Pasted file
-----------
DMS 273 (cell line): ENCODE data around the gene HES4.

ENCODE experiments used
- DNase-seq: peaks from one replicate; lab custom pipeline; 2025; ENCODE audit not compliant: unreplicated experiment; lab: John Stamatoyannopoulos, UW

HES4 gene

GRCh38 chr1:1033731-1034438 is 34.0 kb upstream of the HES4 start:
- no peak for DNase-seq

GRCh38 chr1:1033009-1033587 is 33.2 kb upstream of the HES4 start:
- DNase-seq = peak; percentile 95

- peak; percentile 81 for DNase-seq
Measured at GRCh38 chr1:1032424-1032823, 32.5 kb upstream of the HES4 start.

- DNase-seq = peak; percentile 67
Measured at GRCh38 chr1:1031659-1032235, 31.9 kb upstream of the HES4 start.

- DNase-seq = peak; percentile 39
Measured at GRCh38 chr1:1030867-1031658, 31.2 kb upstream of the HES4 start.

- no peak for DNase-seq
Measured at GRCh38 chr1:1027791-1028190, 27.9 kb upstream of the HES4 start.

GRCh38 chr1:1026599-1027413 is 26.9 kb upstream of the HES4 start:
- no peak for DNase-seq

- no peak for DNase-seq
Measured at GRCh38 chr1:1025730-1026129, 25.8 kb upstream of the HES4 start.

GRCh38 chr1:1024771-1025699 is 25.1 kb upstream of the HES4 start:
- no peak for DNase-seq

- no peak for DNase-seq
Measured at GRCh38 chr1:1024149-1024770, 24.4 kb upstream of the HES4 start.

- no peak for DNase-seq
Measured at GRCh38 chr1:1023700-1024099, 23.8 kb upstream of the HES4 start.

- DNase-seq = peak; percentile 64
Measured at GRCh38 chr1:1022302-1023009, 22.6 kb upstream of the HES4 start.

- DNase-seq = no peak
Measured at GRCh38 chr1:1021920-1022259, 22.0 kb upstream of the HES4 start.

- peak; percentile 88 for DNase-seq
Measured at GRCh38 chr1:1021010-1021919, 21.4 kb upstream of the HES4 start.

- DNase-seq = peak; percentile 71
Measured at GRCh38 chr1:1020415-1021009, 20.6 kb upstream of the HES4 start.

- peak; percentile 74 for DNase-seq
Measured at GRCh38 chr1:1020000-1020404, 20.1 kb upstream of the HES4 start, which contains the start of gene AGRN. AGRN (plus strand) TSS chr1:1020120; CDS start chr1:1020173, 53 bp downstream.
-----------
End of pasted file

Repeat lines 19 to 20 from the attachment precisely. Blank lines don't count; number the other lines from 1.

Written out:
- no peak for DNase-seq
Measured at GRCh38 chr1:1025730-1026129, 25.8 kb upstream of the HES4 start.